It has often excited surprise, how a minister, of the easy and indolent temper of lord North, could stem the torrent which ran impetuously against him for so long a period. Mr. BURKE, once partly answered this question, by saying, on leaving the house after a loud and stormy debate, in which the minister preserved his equanimity and humour to the last, "Well, there's no denying it, gentlemen, this man has certainly more wit and good nature in him, than all of us put together."
At the close of the year 1772, Mr. BURKE visited the French capital, where he was introduced to most of the men of letters, and some of the highest persons in the church and state, who all vied with each other in showing their respects to the talents of the illustrious stranger. During his stay at Paris, this acute observer who made human nature his study, could not help seeing that an extensive confederacy was going on against religion, and he knew that if it succeeded, the most fearful consequences would result to the injury of society. On his return home, he revolved the subject in his mind, and the more he considered it, the more alarmed were his fears; on which account he took an opportunity of pointing out the progress of Atheism to his countrymen, and particularly the government, as a matter calling for the most vigilant watchfulness. Mr. BURKE in addressing the house, observed, that he was not over-fond of calling in the aid of the secular arm, to suppress doc trines and opinions; but he thought that if ever it were to be raised, it should be against those enemies of their kind, who would take from man the noblest prero
gative of his nature, that of being a religious animal.
It is somewhat remarkable, that Dr. Priestley made a similar observation on the state of France; for when he was there about the same time with Mr. BURKE, the members of the Academy of Sciences to whom he was introduced, wondered how a man of his free sentiments could believe in a Deity.
Having mentioned Priestley, it may be proper to remark, that he and BURKE were at this time on terms of intimacy, having contracted an acquaintance at the table of lord Shelburne with whom the doctor then lived as an amanuensis. The following anecdote, related by the doctor is worth inserting in this place.-"On the morning of the day, January 29, 1774, when the cause of Dr. Franklin was to be heard before the privy council, in regard to the complaints of the province of Massachusetts against their governor, I met Mr. BURKE in Parliament Street, accom-' panied by Dr. Douglas, afterwards bishop of Salisbury. After introducing us to each other as men of letters, he asked me whither I was going? I said I could tell him whither I wished to go. He then asked me where that was, I said to the privy council, but that I was afraid I could not get admission. He then desired me to go along with him. Accordingly I did; but when we got to the anti-room, we found it quite filled with persons as desirous of getting admission as ourselves. Seeing this, I said, we should never get through the crowd. He said, 'Give me your arm;' and locking it fast in his, he soon made his way to the door of the privy council. I then said, 'Mr. BURKE you are an excellent leader.' He replied, 'I wish other persons thought so too. After waiting a short time, the door of the privy council opened, and we entered the first, when Mr. BURKE took his stand behind the first chair next to the president, and I behind that the next to his." What follows is a narrative of the proceedings, and no way relative to the subject of this memoir.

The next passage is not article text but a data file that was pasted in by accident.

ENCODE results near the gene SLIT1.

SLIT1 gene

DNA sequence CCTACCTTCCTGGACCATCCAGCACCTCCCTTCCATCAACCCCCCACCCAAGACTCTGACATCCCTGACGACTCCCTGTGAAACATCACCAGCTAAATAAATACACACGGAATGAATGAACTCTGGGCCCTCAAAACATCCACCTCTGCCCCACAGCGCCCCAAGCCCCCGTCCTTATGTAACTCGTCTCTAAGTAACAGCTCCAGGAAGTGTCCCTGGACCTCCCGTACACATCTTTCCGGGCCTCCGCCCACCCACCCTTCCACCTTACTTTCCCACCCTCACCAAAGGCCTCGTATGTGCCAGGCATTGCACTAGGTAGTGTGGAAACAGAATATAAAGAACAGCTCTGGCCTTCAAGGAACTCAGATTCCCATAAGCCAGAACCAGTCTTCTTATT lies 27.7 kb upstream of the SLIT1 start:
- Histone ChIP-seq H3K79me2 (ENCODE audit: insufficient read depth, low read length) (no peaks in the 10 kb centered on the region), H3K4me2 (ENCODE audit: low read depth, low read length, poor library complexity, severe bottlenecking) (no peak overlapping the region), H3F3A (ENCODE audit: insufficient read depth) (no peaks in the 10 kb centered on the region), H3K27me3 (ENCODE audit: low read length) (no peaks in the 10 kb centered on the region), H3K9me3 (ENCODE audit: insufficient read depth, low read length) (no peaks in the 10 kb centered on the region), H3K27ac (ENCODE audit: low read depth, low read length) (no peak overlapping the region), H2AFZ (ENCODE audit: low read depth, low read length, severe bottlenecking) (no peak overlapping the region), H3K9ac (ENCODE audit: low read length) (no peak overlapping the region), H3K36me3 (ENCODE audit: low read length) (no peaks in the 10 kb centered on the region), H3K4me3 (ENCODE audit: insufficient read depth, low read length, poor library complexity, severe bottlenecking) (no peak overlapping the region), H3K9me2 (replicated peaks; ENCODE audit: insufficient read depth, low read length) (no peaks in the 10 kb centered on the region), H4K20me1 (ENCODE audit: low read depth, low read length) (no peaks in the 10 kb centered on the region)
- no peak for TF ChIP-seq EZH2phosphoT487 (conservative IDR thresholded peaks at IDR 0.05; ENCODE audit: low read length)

At the close of the session of parliament this year, a dissolution took place, in which Mr. BURKE, who had hitherto sat for Wendover, was now proposed to the freemen of Malton, in Yorkshire, upon the interest of the marquis of Rockingham. The election had but just finish
ed when a deputation of merchants came from Bristol to invite Mr. BURKE to become a candidate for the representation of that opulent city. This was an unexpected offer, but one that was too honorable and important to be slighted.
Courtesy, however, required an attention to forms, and Mr. BURKE went to consult his friends, who were then sat down to dinner, upon the line of conduct he should pursue. There was but one opinion on the matter, for all present were attached to lord Rockingham, and the present was an opportunity of strengthening the common cause in which they were all concerned. Accordingly a compliance with the Whigs of Bristol was unanimously recommended, and Mr. BURKE, after taking a short repast, threw himself into a post chaise, and travelling night and day, reached the place of his destination on the 13th of October, which was the sixth day of the poll. The candidates were lord Clare, (afterwards earl Nugent) and Mr. Brickdale on the Tory or High Church interest, and Mr. Cruger and Mr. BURKE supported by the dissenters who then formed, as they ever have done, a commanding influence in the corporation and representation of that great city. The contest on this occasion was unusually severe, but it terminated after a scrutiny, in the complete triumph of the popular candidates.